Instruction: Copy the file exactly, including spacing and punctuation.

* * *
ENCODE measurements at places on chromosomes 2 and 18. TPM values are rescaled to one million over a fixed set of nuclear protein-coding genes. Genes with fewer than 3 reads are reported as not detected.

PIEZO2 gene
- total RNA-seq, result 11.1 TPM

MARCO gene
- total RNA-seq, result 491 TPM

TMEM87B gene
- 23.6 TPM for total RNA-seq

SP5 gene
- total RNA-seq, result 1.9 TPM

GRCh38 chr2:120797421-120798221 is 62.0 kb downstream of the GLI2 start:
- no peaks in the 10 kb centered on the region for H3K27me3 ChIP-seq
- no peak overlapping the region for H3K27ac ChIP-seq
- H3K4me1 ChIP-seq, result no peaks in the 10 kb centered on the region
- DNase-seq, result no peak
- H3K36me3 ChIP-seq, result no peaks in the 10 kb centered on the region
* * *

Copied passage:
ENCODE measurements at places on chromosomes 2 and 18. TPM values are rescaled to one million over a fixed set of nuclear protein-coding genes. Genes with fewer than 3 reads are reported as not detected.

PIEZO2 gene
- total RNA-seq, result 11.1 TPM

MARCO gene
- total RNA-seq, result 491 TPM

TMEM87B gene
- 23.6 TPM for total RNA-seq

SP5 gene
- total RNA-seq, result 1.9 TPM

GRCh38 chr2:120797421-120798221 is 62.0 kb downstream of the GLI2 start:
- no peaks in the 10 kb centered on the region for H3K27me3 ChIP-seq
- no peak overlapping the region for H3K27ac ChIP-seq
- H3K4me1 ChIP-seq, result no peaks in the 10 kb centered on the region
- DNase-seq, result no peak
- H3K36me3 ChIP-seq, result no peaks in the 10 kb centered on the region